We next considered ‘biological’ explanations for the bimodal distribution. The ‘single locus’ observed may represent multiple rare risk factors rather than a single common protective factor, for example, inherited large copy number variation (CNV). The distribution may also be a consequence of more complex interactions between multiple factors mediating protection and risk. For example, a general population twin study [24] observed that reciprocal social behavior in females, but not males, was influenced by rearing factors that operated in the direction of promoting social competency. Further exploration of the manner in which inherited liability to ASD might capitalize upon, or accentuate, developmental sexual dimorphisms in gene expression, neuroanatomy, or behavior is warranted. We note that a large family study [22] observed that a high proportion of the unaffected sisters of ASD probands manifested histories of early language delay with autistic qualities of speech which later resolved. These observations offer potential clues to the manner in which FPE might offset risk in the setting of autism susceptibility early in life.

Microarray and exome sequencing studies have observed an excess de novo mutation burden in ASD affected females compared to ASD affected males [2,17-19]; however, a quantitative relationship was not observed between CNV trait burden and ASD symptom severity. This underscores the possibility that FPE operates in a dichotomous manner, either offering complete protection from ASD risk or being completely overwhelmed by an excess of ASD risk.


In summary, the distribution of ASD severity in females raised the possibility of an ASD protective effect in females mediated by a single genetic locus. If present, such a locus is likely to have been missed by prior GWAS analyses and would have great potential as a therapeutic target. However, we performed a well-powered targeted association study that found no evidence of such a genetic locus. The FPE remains of great interest as a route to discovering therapeutic targets; however, the mechanism of this protection remains unknown.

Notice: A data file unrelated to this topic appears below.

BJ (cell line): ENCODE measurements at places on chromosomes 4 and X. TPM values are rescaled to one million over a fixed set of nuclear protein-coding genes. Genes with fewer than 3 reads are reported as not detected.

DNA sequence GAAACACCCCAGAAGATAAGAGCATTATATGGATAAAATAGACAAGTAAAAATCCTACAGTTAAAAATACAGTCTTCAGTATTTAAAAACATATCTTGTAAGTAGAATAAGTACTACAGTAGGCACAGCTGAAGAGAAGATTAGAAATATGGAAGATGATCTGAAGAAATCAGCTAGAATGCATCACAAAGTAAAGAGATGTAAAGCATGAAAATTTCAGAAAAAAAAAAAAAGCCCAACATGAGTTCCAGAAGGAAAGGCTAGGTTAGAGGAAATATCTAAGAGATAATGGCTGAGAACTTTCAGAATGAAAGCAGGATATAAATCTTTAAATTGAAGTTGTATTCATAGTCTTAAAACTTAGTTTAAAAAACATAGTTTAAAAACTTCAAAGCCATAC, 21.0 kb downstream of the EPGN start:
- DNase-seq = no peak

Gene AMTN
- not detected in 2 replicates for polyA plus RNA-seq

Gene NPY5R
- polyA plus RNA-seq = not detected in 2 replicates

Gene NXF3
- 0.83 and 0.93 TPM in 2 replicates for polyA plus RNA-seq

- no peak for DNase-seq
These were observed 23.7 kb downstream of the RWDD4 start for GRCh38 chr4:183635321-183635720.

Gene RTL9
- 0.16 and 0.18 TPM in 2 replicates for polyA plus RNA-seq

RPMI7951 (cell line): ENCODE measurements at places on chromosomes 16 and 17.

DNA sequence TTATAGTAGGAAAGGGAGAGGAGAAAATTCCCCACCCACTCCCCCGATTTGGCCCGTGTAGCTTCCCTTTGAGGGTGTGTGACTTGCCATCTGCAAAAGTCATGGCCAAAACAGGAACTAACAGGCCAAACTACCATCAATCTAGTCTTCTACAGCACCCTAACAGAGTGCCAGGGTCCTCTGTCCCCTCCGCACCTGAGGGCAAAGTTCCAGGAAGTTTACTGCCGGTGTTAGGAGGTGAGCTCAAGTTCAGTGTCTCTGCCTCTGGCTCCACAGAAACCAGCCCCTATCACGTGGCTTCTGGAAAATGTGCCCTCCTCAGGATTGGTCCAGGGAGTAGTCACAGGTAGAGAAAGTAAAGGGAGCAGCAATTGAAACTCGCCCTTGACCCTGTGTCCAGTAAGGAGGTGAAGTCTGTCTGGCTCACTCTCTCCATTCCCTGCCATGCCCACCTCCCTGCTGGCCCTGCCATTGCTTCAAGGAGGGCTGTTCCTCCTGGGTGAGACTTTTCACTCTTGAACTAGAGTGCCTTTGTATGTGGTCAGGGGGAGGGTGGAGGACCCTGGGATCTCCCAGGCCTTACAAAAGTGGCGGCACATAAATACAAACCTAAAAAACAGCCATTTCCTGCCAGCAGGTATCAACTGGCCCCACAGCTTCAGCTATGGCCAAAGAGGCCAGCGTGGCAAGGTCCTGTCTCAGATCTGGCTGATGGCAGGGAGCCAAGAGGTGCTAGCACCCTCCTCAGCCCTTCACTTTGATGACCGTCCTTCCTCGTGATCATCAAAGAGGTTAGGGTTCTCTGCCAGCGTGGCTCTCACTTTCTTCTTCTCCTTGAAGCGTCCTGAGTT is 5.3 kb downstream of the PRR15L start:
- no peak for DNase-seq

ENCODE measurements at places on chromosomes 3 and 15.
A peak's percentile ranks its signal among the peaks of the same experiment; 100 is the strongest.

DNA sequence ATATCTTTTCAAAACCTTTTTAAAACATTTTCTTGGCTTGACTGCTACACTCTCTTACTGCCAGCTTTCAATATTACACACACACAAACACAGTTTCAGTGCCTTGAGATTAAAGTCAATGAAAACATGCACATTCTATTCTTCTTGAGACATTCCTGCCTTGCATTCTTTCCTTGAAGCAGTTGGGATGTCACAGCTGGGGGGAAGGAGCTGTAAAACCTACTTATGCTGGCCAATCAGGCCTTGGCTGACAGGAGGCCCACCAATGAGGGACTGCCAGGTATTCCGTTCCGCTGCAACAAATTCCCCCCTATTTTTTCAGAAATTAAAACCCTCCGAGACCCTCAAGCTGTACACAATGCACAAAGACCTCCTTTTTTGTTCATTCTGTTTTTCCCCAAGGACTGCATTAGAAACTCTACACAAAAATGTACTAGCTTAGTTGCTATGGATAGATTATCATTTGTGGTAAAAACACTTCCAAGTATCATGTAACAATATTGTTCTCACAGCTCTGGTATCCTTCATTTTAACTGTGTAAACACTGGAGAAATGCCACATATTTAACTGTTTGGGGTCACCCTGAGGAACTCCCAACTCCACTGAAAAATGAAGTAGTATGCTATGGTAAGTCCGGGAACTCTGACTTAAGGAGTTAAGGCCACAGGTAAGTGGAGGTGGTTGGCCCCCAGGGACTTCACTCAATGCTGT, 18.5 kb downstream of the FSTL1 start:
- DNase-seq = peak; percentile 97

Availability of supporting data

The datasets supporting the results of this article are available in the repositories: Simons Foundation Autism Research Initiative, SFARI [] and the National Institutes of Health database of Genotypes and Phenotypes, dbGaP [].



Autism Genetic Resource Exchange


autism spectrum disorder


copy number variation


female protective effect


genome-wide association study


Interactive Autism Network


single nucleotide polymorphism


Social Responsiveness Scale


Simons Simplex Collection


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This work was supported in part by grant R01 HD042541 to Dr. Constantino, the Intellectual and Developmental Disabilities Research Center at Washington University (NIH/NICHD P30 HD062171) to Dr. Constantino, and a grant from the Simons Foundation (SFARI #307705) to Dr. Sanders, and a Doctoral Foreign Study Award from the Canadian Institutes of Health Research to Dr. Willsey. AGRE is a program of Autism Speaks.

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Correspondence to John N Constantino or Stephan J Sanders.

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Competing interests

JNC receives royalties from the Western Psychological Services for the commercial distribution of the Social Responsiveness Scale. The other authors declare that they have no competing interests.

Authors’ contributions

JG, AJW, JDD, JNC, and SJS conceived the analysis. JG, AJW, SD, and SJS analyzed the data. JG, JDD, JNC, and SJS wrote the manuscript. All authors read and approved the final manuscript.

Additional files

Additional file 1:

Supplementary online materials. The file contains supplementary figures, tables, and methods.

Additional file 2:

Regions of X-inactivation. The file contains a list of chromosome coordinates describing the regions on chromosome X that were identified as escaping X-inactivation.

Additional file 3:

Sample names. The file contains a list of AGRE and SSC samples included in the analysis.

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Gockley, J., Willsey, A.J., Dong, S. et al. The female protective effect in autism spectrum disorder is not mediated by a single genetic locus. Molecular Autism 6, 25 (2015).